Healthy Living in the North

Keeping children safe and healthy with routine immunizations

I’m drawn to the topic of immunization for National Immunization Awareness Week, which this year is April 23-30. It’s a chance to highlight the importance of routine immunizations and focus on accurate and up-to-date information and resources. It’s also a good time to reflect on the fact that in the last 50 years, immunization has saved more lives than any other intervention.

Immunization is one of the best ways parents can ensure their children stay healthy and protected from certain vaccine-preventable diseases!

During the first two years of a child’s life, they are very vulnerable and can be susceptible to many vaccine-preventable diseases. These diseases can have serious health consequences for many infants and young children. In some cases, they can be deadly.

National Immunization Awareness Week poster

“For the best protection, it’s recommended that parents follow the routine schedule and ensure all shots are given on time.”

In B.C., infants and young children aged 0-5 are given free vaccines that provide protection from the following diseases:

  • Tetanus
  • Diphtheria
  • Pertussis (whooping cough)
  • Hepatitis B
  • Polio
  • Haemophilus Influenza type B (Hib)
  • Meningococcal
  • Pneumococcal
  • Varicella
  • Measles
  • Mumps
  • Rubella (German Measles)
  • Rotavirus
  • Influenza
  • Hepatitis A (vaccine provided to Aboriginal children only)

The current immunization schedule for infants and children in B.C. has infants starting with their first set of immunizations at two months of age followed by immunizations at four months, six months, 12 months, 18 months, and kindergarten entry.

For the best protection, it’s recommended that parents follow the routine schedule and ensure all shots are given on time.

Here are six reasons from ImmunizeBC.ca why it’s best to follow the routine schedule:

  1. The routine schedule is based on the best science of today.
  2. The routine schedule is safe and works very well.
  3. You will ensure your child is protected as soon as they can be.
  4. You will reduce your child’s risk of anxiety and needle fear.
  5. The risk of side effects is the same whether vaccines are given together or separately.
  6. You will reduce the number of visits and time spent getting your child’s shots.

In B.C., parents can take their children to their local health unit for immunizations.

Have questions or want more information?

  • Call your local health unit and speak to a public health nurse.
  • Speak to your family doctor or primary health care provider.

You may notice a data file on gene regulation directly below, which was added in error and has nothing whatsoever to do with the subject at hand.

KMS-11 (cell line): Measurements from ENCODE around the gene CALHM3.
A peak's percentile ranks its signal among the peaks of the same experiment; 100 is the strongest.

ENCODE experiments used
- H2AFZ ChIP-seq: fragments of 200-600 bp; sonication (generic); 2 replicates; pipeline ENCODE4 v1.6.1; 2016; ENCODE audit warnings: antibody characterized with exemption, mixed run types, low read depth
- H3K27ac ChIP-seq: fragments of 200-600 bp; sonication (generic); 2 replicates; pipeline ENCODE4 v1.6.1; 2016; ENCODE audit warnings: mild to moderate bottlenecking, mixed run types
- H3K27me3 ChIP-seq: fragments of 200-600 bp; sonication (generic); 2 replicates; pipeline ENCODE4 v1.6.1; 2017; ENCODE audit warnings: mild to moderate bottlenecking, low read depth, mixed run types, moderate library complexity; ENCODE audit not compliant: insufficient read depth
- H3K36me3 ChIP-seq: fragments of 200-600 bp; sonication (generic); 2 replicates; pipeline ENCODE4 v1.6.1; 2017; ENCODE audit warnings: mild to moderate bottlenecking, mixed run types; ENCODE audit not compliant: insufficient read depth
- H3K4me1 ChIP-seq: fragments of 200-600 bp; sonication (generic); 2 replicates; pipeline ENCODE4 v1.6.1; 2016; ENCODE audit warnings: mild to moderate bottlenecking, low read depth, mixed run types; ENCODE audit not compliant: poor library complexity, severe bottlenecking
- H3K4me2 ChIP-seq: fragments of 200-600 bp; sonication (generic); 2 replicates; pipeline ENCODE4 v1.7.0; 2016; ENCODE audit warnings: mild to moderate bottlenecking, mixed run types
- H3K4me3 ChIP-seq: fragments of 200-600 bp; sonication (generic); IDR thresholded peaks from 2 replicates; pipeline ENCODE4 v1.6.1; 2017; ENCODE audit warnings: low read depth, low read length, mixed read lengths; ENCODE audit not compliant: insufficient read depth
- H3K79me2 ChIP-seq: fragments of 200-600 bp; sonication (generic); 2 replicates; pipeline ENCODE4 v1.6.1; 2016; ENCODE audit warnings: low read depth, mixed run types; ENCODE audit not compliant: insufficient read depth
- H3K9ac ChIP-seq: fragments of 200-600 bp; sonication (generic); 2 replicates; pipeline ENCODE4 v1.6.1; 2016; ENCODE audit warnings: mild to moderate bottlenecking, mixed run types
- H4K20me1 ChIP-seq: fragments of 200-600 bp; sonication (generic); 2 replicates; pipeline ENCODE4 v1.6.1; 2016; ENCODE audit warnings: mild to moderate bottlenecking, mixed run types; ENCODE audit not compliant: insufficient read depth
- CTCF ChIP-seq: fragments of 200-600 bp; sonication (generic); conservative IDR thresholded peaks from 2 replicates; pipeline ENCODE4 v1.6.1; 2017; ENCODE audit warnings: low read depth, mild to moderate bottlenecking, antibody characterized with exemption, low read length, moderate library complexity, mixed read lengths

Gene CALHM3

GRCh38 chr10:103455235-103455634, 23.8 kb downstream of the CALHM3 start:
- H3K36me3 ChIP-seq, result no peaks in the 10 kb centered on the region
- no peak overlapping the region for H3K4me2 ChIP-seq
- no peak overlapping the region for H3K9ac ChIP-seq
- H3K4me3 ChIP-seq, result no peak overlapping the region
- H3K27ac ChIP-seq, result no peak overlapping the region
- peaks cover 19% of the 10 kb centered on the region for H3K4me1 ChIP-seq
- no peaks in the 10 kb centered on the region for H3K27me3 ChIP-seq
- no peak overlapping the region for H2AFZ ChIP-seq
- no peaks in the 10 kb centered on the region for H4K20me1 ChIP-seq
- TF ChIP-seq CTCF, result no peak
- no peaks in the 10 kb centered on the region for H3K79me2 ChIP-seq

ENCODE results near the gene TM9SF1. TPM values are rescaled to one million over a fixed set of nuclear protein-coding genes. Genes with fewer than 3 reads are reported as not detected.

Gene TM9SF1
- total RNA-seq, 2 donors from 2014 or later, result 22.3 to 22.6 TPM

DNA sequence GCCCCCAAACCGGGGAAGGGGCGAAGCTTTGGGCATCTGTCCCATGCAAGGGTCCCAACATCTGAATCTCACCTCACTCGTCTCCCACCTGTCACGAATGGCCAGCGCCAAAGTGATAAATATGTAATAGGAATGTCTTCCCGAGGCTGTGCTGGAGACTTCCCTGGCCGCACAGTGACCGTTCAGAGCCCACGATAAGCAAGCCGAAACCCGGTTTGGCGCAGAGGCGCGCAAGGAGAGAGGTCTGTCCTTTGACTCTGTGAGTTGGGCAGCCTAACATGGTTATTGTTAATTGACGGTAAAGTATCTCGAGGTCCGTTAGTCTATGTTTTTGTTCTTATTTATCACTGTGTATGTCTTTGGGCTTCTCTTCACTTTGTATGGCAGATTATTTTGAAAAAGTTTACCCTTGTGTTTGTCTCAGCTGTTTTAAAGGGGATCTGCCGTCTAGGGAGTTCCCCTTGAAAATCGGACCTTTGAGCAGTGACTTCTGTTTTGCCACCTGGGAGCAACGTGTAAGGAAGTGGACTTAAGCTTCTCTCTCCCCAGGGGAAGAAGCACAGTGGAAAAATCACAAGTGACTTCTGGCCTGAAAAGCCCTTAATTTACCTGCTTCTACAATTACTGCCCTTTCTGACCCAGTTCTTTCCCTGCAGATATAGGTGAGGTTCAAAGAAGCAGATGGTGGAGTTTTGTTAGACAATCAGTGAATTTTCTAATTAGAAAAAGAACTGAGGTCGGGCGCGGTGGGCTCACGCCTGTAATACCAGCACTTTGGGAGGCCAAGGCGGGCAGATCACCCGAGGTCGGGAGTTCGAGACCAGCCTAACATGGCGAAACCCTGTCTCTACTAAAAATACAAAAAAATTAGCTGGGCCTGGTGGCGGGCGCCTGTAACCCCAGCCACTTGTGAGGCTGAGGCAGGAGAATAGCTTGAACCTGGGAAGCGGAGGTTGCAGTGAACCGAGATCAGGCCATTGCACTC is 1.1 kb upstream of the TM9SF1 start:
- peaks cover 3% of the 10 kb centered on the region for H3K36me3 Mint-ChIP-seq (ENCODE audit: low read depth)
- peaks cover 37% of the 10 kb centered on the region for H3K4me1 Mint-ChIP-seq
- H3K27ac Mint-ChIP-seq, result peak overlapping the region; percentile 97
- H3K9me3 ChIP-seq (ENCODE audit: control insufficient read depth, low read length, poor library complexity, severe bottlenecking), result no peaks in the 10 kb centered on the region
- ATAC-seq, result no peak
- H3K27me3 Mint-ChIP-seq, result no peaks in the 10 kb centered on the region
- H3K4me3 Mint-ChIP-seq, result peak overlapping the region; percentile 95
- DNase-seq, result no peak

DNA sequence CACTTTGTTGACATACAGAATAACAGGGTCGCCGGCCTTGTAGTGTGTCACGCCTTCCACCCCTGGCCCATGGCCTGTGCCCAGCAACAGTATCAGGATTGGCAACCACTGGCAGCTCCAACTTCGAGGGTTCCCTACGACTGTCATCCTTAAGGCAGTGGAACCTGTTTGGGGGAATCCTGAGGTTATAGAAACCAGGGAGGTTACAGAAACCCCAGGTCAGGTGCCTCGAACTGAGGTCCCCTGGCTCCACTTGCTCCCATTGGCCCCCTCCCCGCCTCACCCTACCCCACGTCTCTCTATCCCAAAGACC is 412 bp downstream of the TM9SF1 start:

• Call HealthLinkBC (dial 8-1-1). They’re open 24 hours!
  • Visit ImmunizeBC.ca

About Patricia Strim

Photo and bio coming soon!

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National Immunization Awareness Week – 100,000 Vaccine Challenge

Nurses with I Boost Immunity t-shirts in a group photo

Northern Health nurses are boosting immunity – how will you be marking Immunization Awareness Week?

This week is National Immunization Awareness Week and it’s a great time to think about the importance of immunizations! I’m celebrating by taking the “100,000 Vaccine Challenge” with I Boost Immunity and I want to challenge you to take part, too! Together, we can help vaccinate children around the world!

Here’s how it works

I Boost Immunity encourages ordinary people like you to do a series of fun and informative online quizzes. For each right answer, one vaccine is donated to UNICEF Canada. You can also share articles and stories about the importance of vaccination through your social networks. The more you do on the site to learn and share, the more vaccines you earn in support of UNICEF Canada. It’s that simple. I’ll be taking quizzes all week and hope that you’ll join me!

The online quizzes start easy but get more challenging as you level up. You can also form teams and earn achievement badges along the way. Do practically anything on I Boost Immunity and you’ll earn vaccines!

Check out I Boost Immunity and get clicking to help us reach 100,000 vaccines by April 30th!

Carlin Miroslaw

About Carlin Miroslaw

Based in Houston, Carlin is the interim Communications Liaison Nurse for Northern Health. Her role focuses on promoting immunization awareness and supporting internal and external communications. Having lived in the North for over 30 years, Carlin has pursued her outdoor passions of hiking, swimming, canoeing, biking, skiing, and gardening.

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Protect yourself against tetanus this spring!

Couple hiking in forest.

Planning on heading outdoors this season? Make sure that your tetanus immunizations are up-to-date!

The temperature outside is finally above zero, which has provided me with a burst of spring energy! Most of us have long awaited the first signs of spring and are now ready to enjoy the temperate outdoors. Hiking is one of my favourite outdoor activities to do once the snow has melted so I make an effort to ensure my tetanus shot is up-to-date before I head out. Because tetanus is found in soil, any outdoor activity that has the potential for cuts, scrapes, or animal bites comes with the risk of tetanus infection.